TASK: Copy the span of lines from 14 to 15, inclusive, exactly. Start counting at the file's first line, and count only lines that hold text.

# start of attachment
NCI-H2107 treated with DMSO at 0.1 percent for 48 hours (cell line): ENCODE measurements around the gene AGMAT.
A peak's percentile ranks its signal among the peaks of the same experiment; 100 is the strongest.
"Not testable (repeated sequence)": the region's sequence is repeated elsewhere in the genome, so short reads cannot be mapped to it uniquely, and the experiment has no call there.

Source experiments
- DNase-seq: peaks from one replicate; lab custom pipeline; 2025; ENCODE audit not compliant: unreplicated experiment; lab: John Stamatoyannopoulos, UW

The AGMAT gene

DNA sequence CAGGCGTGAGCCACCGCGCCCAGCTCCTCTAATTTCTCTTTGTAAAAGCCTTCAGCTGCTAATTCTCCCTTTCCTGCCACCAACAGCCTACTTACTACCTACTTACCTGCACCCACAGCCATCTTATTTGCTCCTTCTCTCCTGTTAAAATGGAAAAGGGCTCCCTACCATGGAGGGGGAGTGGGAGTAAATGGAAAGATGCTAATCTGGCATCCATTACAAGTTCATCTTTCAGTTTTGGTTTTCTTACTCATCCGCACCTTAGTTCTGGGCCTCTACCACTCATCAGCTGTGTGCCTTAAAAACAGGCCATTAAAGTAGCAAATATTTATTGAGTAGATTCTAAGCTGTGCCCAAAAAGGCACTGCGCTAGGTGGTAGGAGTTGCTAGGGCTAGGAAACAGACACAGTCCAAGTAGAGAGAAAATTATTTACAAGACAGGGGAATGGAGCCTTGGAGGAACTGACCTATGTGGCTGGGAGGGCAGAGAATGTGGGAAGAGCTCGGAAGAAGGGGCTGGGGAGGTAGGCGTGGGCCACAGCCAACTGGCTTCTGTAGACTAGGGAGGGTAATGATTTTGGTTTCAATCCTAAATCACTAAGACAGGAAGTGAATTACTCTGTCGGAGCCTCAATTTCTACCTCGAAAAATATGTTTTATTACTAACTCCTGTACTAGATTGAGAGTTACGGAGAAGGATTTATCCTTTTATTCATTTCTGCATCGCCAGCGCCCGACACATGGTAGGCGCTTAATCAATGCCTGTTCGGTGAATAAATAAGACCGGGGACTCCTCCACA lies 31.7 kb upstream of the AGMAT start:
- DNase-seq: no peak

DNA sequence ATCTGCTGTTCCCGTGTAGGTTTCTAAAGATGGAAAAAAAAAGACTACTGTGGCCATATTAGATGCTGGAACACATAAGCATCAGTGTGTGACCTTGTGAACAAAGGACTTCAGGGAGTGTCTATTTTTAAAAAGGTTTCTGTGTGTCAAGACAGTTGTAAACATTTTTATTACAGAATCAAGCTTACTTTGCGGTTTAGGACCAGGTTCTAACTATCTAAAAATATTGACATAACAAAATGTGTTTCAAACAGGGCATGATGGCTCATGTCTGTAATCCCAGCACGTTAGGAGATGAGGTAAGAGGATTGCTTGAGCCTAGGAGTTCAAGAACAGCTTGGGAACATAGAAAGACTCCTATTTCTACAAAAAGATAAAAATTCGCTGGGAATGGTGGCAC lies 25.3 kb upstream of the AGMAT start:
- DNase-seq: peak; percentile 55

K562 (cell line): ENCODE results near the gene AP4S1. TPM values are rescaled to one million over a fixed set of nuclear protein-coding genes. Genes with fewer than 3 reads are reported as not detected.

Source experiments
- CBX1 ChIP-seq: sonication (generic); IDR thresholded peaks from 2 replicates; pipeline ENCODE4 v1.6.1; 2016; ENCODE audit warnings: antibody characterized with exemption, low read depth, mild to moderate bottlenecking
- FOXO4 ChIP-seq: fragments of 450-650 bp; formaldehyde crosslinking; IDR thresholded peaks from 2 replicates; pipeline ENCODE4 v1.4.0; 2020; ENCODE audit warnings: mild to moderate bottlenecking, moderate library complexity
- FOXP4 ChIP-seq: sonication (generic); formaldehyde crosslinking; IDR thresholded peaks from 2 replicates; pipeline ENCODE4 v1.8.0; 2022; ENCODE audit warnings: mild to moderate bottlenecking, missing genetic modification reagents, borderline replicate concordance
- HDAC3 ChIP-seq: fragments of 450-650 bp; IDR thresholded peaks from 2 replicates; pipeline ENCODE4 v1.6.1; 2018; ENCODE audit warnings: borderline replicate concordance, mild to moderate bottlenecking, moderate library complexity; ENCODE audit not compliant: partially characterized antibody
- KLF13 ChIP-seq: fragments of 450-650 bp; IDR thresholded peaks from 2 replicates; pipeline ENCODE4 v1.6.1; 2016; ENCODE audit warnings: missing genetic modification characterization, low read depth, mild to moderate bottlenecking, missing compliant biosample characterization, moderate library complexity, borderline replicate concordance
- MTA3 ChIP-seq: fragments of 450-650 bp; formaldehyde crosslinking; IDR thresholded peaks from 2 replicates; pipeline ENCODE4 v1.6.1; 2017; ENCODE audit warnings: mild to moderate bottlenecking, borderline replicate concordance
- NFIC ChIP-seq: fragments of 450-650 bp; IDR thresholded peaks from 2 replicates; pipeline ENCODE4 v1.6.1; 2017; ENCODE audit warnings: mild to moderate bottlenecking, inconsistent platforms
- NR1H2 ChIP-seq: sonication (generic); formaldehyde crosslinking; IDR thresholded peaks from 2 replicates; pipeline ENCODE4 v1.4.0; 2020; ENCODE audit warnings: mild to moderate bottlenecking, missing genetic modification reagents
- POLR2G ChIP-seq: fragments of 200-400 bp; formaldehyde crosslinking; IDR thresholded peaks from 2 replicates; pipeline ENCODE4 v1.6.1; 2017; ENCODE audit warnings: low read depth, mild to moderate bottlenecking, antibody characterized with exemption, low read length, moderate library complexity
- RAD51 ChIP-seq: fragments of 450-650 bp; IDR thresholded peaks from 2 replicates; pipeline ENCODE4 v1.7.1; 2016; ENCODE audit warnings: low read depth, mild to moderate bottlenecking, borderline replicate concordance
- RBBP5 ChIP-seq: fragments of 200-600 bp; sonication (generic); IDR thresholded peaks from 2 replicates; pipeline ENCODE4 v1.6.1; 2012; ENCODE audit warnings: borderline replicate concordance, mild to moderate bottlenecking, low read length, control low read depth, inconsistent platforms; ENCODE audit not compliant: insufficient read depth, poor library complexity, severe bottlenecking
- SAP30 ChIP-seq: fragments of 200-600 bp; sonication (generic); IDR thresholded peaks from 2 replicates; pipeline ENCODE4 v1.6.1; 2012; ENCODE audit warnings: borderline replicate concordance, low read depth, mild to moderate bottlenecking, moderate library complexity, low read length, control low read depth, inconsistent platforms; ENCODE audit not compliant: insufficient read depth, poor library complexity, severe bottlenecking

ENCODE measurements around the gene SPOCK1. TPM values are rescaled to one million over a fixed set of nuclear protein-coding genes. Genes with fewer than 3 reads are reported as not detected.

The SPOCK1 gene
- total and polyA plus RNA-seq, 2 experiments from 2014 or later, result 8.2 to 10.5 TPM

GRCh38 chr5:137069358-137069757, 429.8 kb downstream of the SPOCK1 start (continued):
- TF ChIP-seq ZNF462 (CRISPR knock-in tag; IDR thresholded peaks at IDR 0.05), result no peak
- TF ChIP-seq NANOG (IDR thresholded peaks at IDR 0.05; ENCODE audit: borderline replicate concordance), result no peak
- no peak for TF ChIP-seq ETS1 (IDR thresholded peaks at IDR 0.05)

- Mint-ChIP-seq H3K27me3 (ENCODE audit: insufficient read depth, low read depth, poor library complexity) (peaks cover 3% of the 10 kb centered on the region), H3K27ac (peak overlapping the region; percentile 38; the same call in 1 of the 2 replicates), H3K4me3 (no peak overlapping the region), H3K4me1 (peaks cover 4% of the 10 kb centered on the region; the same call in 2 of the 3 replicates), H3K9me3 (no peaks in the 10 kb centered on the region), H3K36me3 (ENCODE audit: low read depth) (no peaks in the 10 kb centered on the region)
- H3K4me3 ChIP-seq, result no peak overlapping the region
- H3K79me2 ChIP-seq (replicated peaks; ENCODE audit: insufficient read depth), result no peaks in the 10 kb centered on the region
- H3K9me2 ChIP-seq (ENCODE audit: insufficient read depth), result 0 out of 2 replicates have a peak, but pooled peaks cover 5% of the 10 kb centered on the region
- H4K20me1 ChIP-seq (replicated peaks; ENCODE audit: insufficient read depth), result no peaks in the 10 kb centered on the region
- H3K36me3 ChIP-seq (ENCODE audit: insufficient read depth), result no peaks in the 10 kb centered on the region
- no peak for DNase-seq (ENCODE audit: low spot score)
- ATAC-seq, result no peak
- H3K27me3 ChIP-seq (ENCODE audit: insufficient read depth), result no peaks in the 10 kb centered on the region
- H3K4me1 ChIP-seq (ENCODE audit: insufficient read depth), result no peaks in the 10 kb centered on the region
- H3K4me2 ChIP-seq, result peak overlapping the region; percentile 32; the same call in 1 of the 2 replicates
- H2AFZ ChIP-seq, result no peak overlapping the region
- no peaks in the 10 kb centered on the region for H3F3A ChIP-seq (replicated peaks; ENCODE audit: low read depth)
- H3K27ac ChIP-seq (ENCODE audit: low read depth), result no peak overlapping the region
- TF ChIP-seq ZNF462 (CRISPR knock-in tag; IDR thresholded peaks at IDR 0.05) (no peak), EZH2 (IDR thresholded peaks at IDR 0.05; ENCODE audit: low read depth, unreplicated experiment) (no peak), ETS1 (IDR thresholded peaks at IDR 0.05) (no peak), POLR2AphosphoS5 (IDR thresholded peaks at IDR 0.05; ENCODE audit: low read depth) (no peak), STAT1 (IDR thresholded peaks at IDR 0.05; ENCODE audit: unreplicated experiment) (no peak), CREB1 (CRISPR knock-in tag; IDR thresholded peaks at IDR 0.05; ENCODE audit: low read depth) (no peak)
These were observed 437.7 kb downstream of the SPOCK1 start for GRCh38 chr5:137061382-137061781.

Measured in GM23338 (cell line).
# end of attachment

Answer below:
- FOXO4 ChIP-seq: fragments of 450-650 bp; formaldehyde crosslinking; IDR thresholded peaks from 2 replicates; pipeline ENCODE4 v1.4.0; 2020; ENCODE audit warnings: mild to moderate bottlenecking, moderate library complexity
- FOXP4 ChIP-seq: sonication (generic); formaldehyde crosslinking; IDR thresholded peaks from 2 replicates; pipeline ENCODE4 v1.8.0; 2022; ENCODE audit warnings: mild to moderate bottlenecking, missing genetic modification reagents, borderline replicate concordance